Over against this pantheism it was the task of Christian theology to maintain the distinction between creation and preservation, the self-activity of secondary causes, the freedom of personality, the character of sin, the truth of religion. It did this by rejecting fate and by clearly elucidating the confession of God’s providence in distinction from it. The distinguishing feature of the theory of fate is not that all that exists and occurs in time is grounded and determined in God’s eternal counsel, but the idea that all existence and occurrence is determined by a power which coincides with the world and which, apart from any consciousness and will, determines all things thought blind necessity. According to Cicero, the fate of the Stoa was “an order and series of causes with one cause producing another from within itself.” A further distinction made was that between a mathematical or astral fate when events on earth were thought to be determined by the stars and a natural fate when they were deemed to be determined by the nexus of nature. It is in this latter form that the theory of fate presently appears in pantheism and materialism…Belief in fate, after all, proceeded from the idea that all things happen as a result of an irresistible blind force having neither consciousness nor will and those events were called fatalia which happen apart form the will of God and men by the necessity of a certain order.

239
The Problem of Deism
On the other side of this spectrum stands Deism, which separates God and the world. This position is one which, in total or in part, separates the creatures, once they have then created, from God and then, again in larger or smaller part, it allows them to exist and function on their own power, a power received at the time of creation. Deism thus basically revives the pagan theory of chance. ..

The period beginning in the middle of the seventeenth century was marked by a powerful effort to emancipate nature, world, humanity, science, and so forth from God and to make them self-reliant in relation to him, to Christianity, church, and theology. In this respect latitudinarianism, Deism, rationalism, and the Enlightenment were all in agreement. This is the best of all possible worlds; humanity endowed with intellect and will, is self-sufficient; natural law, the forces of nature, natural religion, and natural morality together comprise a reserve of energies with which God endowed the world at the creation and which are now entirely adequate for its existence and development. Revelation, prophecy, miracles, and grace are totally redundant. Deism did not deny the existence of God, nor creation or providence. On the contrary, it loved to refer to the “Supreme Being” and discoursed at length on providence. But there was no longer any vitality in this belief. Deism in principle denied that God worked in creation in any way other than in accordance with and through the laws and forces of nature. Thus it was, from the outset, antisupranaturalistic. Preservation was enough; a kind of cooperation or divine influx operative along with every act of a creature was unnecessary.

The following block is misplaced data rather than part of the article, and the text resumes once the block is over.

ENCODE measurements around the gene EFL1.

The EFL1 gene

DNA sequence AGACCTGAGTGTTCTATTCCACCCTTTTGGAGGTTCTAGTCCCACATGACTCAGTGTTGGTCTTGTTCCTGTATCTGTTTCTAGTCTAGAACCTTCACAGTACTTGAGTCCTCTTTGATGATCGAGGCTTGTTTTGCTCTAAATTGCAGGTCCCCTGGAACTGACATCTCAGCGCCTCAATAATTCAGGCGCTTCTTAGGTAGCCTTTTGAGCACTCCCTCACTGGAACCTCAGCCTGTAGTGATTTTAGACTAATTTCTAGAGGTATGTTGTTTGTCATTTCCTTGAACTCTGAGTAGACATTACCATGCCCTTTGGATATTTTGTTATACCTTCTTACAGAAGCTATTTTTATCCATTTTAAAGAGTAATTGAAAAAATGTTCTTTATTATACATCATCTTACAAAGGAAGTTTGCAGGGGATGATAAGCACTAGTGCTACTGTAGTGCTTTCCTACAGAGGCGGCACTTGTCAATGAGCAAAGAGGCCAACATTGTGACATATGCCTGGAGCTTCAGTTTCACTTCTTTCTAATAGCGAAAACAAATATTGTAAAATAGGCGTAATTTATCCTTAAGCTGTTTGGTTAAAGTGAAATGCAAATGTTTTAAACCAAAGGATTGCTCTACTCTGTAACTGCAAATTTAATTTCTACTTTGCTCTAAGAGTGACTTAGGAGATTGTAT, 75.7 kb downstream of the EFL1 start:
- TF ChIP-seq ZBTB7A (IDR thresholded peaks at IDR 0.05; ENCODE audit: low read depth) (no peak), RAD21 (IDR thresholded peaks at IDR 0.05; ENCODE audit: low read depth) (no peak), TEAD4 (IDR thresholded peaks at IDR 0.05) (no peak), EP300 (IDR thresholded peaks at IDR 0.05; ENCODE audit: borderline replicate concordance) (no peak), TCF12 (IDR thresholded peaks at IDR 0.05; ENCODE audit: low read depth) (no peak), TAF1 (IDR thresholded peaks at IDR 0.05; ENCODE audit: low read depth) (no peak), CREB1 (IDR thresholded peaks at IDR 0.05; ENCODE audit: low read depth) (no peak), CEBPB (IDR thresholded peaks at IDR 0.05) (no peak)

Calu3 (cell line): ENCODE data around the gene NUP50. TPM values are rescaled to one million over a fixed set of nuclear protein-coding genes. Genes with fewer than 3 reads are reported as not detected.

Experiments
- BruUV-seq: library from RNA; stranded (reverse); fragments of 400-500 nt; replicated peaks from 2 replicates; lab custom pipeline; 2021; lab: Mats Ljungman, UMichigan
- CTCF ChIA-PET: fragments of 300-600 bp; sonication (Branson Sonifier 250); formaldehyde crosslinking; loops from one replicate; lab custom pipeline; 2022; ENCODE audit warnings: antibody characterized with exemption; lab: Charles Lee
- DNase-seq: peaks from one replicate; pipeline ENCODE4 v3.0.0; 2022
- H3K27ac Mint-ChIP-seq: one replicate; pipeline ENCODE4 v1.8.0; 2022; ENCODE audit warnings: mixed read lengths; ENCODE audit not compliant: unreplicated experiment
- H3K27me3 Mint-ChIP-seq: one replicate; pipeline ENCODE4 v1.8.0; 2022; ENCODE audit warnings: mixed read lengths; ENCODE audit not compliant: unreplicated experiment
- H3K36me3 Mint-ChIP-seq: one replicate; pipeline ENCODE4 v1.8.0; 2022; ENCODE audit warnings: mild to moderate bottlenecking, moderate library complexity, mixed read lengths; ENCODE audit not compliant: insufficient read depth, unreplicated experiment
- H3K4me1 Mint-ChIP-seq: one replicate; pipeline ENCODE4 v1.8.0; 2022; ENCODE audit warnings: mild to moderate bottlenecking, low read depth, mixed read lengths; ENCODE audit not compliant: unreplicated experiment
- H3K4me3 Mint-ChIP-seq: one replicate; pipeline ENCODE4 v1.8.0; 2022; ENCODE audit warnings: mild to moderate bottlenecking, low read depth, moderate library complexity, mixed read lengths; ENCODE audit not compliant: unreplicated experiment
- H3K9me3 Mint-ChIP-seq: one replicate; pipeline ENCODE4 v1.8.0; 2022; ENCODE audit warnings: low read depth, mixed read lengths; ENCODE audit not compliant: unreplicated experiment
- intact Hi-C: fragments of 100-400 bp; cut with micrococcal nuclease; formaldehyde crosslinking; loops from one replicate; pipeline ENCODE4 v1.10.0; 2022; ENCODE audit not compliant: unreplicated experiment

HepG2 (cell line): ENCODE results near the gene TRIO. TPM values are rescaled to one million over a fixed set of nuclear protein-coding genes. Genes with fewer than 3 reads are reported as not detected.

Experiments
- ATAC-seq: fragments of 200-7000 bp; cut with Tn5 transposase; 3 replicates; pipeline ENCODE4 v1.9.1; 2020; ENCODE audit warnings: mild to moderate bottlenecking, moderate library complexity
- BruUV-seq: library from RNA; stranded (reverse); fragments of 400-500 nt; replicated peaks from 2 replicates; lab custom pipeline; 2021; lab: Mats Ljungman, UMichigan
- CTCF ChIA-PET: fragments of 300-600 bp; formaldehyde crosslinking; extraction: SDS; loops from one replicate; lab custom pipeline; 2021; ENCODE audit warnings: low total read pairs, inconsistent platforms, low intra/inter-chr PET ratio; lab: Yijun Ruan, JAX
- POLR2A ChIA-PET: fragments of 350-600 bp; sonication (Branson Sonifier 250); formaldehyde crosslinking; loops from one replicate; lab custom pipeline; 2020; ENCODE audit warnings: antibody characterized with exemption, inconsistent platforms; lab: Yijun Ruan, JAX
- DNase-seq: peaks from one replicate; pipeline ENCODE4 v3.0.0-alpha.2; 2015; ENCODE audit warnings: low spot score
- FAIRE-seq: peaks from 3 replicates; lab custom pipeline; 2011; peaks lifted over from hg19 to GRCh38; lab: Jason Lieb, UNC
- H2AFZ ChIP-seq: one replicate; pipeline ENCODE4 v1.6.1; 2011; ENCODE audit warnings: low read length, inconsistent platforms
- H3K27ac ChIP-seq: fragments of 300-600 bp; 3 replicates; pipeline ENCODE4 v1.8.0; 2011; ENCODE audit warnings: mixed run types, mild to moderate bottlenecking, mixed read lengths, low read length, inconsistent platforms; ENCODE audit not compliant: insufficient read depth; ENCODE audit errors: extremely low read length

In its eighteenth-century form, this deism indeed belongs to the paste. But in substance in both theory and practice it still holds sway in wide circles. Since, especially in the present century [19th], our knowledge of nature has greatly expanded and the stability of its laws has been recognized, many people are inclined to separate nature in its pitiless and unchanging character from God’s government to let it rest independently in itself…

242
Deism is essentially irreligious. For the Deist the salvation of humanity consists not in communion with God but in separation from him. The Deist’s mind is at ease only in detachment from God, that is, if he can be a practical atheist…In principle Deism is always the same: it deactivates God…Especially today, now that everyone is so deeply convinced of the stability of the natural order, there is no room in it for chance, and Deism again falls back into the embrace of ancient fate while chance is mainly reserved for the domain of religious and ethical concerns. But the doctrine of chance is no better than that of fate…chance and fortune are un-Christian through and through.

2 comments:

Healyhatman said...

Both fail to appreciate the riches and diversity of the world

No they don't. I'm not sure where that supposition arrives from but it's quite patently untrue.

It could be said that theism removes appreciation of the "riches and diversity" by claiming they were all put there specifically by a supernatural being - much easier to appreciate the beauty of a nature that has arrived by naturalistic means - 14 billion years of cosmic evolution, the current apex of which rests upon your eyes perceiving it.

freefun0616 said...

酒店經紀人,
菲梵酒店經紀,
酒店經紀,
禮服酒店上班,
酒店小姐兼職,
便服酒店經紀,
酒店打工經紀,
制服酒店工作,
專業酒店經紀,
合法酒店經紀,
酒店暑假打工,
酒店寒假打工,
酒店經紀人,
菲梵酒店經紀,
酒店經紀,
禮服酒店上班,
酒店經紀人,
菲梵酒店經紀,
酒店經紀,
禮服酒店上班,
酒店小姐兼職,
便服酒店工作,
酒店打工經紀,
制服酒店經紀,
專業酒店經紀,
合法酒店經紀,
酒店暑假打工,
酒店寒假打工,
酒店經紀人,
菲梵酒店經紀,
酒店經紀,
禮服酒店上班,
酒店小姐兼職,
便服酒店工作,
酒店打工經紀,
制服酒店經紀,
酒店經紀,

,